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All About Pizza


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and right, sadly french baguettes seem to be in decline. and "italian" bread is best outside of italy (judging from my many disappointments in northern italy).

Is the baguette still in decline? I thought it reached its nadir some time ago. I often wonder why I ever loved it. Did I not know better or was it much better in the sixties? Was that sort of bread done much worse here in the states back then? I don't know, but I can say that the baguette is not as prized as it used to be in France. The better cafes all seem to charge extra for sandwiches on Pain Poilane and feature its availability prominantly.

The bread in restaurants varies in France. Sometimes it's terrible at the cafe and lower middle restaurant level. Sometimes it's quite good.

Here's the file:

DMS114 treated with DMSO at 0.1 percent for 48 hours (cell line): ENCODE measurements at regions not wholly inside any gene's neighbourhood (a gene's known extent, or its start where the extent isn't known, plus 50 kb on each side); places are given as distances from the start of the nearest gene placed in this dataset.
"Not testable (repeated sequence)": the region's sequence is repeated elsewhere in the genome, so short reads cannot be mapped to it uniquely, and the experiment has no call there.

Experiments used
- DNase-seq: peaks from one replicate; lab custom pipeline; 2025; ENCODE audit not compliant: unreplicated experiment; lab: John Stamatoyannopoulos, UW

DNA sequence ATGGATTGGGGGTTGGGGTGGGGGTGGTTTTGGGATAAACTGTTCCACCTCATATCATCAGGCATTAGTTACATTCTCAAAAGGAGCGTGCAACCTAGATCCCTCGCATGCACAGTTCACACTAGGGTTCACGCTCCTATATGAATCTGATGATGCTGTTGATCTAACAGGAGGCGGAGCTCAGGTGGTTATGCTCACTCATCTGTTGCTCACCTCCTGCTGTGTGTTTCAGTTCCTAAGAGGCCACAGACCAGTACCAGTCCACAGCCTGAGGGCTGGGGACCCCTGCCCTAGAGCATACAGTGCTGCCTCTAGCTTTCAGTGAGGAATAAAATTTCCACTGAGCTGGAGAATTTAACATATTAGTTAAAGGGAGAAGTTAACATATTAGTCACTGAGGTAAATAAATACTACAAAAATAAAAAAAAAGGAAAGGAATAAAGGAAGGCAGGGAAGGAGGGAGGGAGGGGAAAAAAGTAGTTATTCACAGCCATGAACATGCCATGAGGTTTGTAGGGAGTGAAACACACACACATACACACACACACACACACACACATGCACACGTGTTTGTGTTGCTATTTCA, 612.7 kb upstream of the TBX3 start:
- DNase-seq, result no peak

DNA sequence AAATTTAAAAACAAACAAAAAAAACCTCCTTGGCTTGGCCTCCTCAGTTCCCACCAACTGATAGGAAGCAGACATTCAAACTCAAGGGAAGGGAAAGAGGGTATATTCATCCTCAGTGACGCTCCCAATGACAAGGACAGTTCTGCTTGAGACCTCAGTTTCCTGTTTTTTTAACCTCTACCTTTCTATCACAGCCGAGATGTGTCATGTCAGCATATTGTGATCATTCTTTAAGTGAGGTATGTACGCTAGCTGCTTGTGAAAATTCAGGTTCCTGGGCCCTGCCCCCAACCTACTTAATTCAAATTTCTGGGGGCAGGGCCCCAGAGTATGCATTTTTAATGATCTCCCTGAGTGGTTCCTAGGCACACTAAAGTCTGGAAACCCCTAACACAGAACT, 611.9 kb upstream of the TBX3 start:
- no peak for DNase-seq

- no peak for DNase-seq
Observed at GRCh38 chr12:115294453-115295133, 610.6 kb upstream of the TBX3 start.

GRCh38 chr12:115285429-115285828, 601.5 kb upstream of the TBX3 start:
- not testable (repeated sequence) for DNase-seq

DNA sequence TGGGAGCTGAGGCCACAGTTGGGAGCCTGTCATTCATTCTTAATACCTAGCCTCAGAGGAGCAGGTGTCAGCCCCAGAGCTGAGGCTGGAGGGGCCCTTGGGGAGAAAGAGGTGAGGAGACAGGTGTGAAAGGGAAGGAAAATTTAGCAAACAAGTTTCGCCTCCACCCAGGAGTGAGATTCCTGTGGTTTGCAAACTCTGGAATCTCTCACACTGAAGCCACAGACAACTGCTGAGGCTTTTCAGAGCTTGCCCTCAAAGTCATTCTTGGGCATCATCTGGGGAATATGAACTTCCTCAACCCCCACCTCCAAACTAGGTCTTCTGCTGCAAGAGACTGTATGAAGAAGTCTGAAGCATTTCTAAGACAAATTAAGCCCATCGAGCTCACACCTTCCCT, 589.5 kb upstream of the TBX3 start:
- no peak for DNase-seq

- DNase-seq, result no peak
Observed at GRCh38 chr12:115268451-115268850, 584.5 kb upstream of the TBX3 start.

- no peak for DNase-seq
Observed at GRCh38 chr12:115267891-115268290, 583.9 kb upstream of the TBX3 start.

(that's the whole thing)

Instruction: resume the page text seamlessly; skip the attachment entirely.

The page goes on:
Indeed, "Italian bread" and French bread" are names given to breads that are not made in a loaf pan, but are otherwise without significance in the US and I suspect the UK.

Robert Buxbaum

WorldTable

Recent WorldTable posts include: comments about reporting on Michelin stars in The NY Times, the NJ proposal to ban foie gras, Michael Ruhlman's comments in blogs about the NJ proposal and Bill Buford's New Yorker article on the Food Network.

My mailbox is full. You may contact me via worldtable.com.